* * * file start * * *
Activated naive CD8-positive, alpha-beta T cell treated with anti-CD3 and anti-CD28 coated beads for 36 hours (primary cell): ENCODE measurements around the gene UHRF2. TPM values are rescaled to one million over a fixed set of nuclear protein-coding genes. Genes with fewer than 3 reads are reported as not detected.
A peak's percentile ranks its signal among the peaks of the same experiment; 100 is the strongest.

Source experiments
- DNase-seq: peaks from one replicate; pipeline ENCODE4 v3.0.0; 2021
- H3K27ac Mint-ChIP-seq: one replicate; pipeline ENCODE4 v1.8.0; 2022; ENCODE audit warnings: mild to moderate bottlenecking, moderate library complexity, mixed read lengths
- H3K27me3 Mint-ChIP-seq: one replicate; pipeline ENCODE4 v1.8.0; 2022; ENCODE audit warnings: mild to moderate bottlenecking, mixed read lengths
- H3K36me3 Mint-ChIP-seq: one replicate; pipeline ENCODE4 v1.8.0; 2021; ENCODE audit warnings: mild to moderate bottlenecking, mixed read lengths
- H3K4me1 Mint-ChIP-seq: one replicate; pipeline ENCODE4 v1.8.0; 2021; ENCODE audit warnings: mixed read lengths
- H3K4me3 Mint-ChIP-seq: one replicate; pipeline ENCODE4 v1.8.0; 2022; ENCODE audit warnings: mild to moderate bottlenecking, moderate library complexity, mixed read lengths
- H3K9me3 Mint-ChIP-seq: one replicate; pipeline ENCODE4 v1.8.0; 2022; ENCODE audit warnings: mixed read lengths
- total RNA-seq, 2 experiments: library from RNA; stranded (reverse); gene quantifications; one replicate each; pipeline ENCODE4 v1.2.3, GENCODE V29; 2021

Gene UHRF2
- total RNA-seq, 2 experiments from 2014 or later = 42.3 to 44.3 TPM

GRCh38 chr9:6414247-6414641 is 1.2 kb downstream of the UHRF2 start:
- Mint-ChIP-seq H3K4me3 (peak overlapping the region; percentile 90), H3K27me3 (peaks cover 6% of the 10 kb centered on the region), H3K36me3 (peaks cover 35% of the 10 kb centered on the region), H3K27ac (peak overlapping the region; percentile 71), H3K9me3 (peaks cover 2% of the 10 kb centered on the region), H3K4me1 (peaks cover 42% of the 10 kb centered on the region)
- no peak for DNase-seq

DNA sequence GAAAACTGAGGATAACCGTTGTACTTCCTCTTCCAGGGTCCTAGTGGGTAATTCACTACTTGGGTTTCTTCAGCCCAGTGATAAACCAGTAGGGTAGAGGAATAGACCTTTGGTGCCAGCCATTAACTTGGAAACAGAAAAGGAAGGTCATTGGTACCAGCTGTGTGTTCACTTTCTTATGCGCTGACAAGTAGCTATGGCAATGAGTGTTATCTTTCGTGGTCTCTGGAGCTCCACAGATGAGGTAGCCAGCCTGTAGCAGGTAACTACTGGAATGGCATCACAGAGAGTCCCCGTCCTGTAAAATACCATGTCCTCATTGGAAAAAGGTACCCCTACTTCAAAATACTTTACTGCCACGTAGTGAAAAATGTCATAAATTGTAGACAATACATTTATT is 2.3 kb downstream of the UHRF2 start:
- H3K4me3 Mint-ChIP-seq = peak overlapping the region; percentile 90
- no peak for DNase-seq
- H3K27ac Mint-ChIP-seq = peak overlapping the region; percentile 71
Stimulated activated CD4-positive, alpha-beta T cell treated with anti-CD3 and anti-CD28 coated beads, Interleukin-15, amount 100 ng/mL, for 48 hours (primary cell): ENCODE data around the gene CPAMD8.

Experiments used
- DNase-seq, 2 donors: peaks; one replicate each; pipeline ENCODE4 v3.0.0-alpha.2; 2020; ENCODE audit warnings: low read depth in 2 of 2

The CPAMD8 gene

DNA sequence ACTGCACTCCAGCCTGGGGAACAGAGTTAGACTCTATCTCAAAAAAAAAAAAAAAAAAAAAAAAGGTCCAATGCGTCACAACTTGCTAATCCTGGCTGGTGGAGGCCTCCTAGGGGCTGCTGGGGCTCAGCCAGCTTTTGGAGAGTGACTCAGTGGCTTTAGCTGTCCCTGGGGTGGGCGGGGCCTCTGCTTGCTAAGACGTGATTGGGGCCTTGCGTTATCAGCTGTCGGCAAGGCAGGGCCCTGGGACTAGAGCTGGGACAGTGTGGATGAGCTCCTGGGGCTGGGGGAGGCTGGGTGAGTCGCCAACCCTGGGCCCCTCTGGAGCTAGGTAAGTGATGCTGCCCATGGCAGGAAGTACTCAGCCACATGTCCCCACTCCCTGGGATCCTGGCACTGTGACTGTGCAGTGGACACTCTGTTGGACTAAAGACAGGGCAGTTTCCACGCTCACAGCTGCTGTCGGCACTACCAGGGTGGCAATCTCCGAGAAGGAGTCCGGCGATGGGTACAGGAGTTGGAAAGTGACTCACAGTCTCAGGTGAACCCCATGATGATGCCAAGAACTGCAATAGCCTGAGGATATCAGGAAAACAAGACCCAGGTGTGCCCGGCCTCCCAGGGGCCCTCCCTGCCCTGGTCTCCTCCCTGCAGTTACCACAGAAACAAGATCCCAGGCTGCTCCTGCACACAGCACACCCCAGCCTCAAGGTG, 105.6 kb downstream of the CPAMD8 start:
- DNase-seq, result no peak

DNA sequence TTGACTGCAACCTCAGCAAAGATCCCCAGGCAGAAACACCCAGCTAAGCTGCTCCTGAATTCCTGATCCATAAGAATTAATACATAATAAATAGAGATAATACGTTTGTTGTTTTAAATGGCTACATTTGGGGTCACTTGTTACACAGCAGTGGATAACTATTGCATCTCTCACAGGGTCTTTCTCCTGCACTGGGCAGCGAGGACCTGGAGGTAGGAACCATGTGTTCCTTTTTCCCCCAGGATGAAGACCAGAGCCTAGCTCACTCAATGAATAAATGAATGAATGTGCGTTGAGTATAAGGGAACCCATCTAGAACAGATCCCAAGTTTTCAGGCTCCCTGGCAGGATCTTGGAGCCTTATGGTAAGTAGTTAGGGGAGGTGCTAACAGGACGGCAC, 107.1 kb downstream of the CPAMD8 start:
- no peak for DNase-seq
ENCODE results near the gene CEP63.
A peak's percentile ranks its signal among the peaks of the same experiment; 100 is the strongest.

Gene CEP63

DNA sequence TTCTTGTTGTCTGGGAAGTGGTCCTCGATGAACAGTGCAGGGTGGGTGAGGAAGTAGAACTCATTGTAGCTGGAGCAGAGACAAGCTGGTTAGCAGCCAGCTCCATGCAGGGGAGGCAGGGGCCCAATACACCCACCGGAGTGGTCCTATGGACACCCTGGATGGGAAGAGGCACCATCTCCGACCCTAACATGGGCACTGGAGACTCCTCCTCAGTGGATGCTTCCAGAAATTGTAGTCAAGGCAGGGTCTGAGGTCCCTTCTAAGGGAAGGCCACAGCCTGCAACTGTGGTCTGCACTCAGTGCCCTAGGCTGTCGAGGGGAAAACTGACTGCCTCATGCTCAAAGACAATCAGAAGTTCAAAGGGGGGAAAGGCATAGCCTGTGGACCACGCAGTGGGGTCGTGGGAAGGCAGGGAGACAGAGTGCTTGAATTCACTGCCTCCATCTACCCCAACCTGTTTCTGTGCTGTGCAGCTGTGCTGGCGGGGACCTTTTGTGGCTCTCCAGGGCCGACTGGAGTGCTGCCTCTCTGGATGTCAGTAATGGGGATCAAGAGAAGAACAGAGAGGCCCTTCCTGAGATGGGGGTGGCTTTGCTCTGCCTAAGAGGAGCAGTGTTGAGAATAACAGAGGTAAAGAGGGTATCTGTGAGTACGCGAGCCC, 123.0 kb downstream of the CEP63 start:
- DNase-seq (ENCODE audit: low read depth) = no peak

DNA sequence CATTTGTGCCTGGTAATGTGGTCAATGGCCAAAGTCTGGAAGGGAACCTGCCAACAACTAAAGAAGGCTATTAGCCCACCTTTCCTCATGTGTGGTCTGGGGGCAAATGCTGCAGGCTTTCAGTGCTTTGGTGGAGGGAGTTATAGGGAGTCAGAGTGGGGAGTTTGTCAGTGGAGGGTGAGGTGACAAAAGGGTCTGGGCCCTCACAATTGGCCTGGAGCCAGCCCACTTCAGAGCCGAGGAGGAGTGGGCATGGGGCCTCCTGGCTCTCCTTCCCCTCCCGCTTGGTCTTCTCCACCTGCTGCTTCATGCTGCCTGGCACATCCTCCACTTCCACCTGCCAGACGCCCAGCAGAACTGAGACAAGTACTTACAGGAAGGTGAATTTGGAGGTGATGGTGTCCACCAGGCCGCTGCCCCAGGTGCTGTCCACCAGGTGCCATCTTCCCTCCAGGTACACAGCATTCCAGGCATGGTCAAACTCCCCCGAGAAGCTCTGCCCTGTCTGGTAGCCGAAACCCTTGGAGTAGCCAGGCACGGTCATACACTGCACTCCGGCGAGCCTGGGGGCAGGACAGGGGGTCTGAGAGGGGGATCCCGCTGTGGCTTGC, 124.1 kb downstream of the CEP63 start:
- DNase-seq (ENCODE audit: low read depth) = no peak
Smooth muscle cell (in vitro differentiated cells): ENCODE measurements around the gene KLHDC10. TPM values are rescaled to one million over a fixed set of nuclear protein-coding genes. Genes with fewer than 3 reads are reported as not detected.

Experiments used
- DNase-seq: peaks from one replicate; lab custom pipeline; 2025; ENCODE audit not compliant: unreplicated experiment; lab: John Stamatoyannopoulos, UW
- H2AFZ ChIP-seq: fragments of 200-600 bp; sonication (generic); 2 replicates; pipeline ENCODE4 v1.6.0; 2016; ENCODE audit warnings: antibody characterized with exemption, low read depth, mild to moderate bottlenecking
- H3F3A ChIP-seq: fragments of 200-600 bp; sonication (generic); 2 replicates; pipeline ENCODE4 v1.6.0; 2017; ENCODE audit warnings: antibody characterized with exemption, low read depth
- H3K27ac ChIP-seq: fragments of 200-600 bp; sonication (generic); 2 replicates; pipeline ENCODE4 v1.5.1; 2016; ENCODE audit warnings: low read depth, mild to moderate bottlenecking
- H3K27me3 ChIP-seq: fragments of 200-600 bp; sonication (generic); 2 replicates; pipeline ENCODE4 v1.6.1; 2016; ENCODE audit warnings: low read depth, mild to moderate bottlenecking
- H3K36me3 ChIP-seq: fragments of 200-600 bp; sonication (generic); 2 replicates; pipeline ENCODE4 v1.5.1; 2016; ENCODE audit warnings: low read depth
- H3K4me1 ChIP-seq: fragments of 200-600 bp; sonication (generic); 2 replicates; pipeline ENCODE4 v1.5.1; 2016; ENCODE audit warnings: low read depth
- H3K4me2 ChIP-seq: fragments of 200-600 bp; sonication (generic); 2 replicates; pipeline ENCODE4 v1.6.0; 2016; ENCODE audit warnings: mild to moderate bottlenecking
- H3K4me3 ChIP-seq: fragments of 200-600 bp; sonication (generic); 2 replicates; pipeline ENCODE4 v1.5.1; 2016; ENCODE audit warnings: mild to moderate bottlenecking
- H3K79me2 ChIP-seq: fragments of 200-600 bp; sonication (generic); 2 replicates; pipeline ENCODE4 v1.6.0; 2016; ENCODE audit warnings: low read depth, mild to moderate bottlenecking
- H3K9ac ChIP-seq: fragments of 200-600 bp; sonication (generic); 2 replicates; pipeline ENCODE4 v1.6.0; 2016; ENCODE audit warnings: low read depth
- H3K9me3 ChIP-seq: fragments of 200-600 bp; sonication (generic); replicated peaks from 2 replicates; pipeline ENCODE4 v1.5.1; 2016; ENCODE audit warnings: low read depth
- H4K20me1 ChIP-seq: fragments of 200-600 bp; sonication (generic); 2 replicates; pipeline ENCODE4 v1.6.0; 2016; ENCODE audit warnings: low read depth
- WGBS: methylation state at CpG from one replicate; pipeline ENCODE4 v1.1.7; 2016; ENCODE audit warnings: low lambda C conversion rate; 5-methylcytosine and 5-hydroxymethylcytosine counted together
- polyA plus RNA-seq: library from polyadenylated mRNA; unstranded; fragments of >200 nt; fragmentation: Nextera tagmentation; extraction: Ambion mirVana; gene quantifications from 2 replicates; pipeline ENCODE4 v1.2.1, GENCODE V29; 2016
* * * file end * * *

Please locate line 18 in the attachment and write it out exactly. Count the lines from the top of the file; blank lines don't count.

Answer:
- H3K4me3 Mint-ChIP-seq = peak overlapping the region; percentile 90